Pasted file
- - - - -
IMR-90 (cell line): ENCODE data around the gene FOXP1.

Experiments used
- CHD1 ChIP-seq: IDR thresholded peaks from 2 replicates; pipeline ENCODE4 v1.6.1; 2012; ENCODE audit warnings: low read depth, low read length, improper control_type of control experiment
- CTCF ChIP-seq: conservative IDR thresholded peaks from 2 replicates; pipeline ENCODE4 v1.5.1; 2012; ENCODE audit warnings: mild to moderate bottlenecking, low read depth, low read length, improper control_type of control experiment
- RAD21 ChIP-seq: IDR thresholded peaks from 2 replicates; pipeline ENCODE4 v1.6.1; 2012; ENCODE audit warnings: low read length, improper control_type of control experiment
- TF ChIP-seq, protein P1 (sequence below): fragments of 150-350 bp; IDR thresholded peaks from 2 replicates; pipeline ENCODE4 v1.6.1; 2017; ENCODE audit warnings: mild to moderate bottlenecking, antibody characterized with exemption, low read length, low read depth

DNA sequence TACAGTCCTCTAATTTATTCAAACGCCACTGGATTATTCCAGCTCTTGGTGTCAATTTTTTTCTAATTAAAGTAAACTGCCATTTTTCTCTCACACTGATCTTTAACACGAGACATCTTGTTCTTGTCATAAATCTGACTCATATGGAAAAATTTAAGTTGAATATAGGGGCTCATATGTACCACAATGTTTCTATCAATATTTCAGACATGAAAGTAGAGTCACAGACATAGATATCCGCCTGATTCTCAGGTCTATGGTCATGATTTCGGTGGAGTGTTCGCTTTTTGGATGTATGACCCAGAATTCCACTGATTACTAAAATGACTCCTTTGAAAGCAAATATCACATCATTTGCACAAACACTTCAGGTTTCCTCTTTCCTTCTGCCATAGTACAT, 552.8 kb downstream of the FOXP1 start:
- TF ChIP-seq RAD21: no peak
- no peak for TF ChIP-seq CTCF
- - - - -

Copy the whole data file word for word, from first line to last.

IMR-90 (cell line): ENCODE data around the gene FOXP1.

Experiments used
- CHD1 ChIP-seq: IDR thresholded peaks from 2 replicates; pipeline ENCODE4 v1.6.1; 2012; ENCODE audit warnings: low read depth, low read length, improper control_type of control experiment
- CTCF ChIP-seq: conservative IDR thresholded peaks from 2 replicates; pipeline ENCODE4 v1.5.1; 2012; ENCODE audit warnings: mild to moderate bottlenecking, low read depth, low read length, improper control_type of control experiment
- RAD21 ChIP-seq: IDR thresholded peaks from 2 replicates; pipeline ENCODE4 v1.6.1; 2012; ENCODE audit warnings: low read length, improper control_type of control experiment
- TF ChIP-seq, protein P1 (sequence below): fragments of 150-350 bp; IDR thresholded peaks from 2 replicates; pipeline ENCODE4 v1.6.1; 2017; ENCODE audit warnings: mild to moderate bottlenecking, antibody characterized with exemption, low read length, low read depth

DNA sequence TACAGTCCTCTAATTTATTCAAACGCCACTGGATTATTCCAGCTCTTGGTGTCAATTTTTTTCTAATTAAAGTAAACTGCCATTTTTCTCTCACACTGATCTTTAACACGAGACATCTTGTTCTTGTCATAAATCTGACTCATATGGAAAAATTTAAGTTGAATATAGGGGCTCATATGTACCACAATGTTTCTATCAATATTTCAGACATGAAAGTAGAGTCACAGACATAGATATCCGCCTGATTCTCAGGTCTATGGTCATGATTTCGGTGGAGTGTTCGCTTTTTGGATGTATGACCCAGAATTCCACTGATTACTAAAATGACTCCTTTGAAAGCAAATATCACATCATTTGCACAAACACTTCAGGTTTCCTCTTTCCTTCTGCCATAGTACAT, 552.8 kb downstream of the FOXP1 start:
- TF ChIP-seq RAD21: no peak
- no peak for TF ChIP-seq CTCF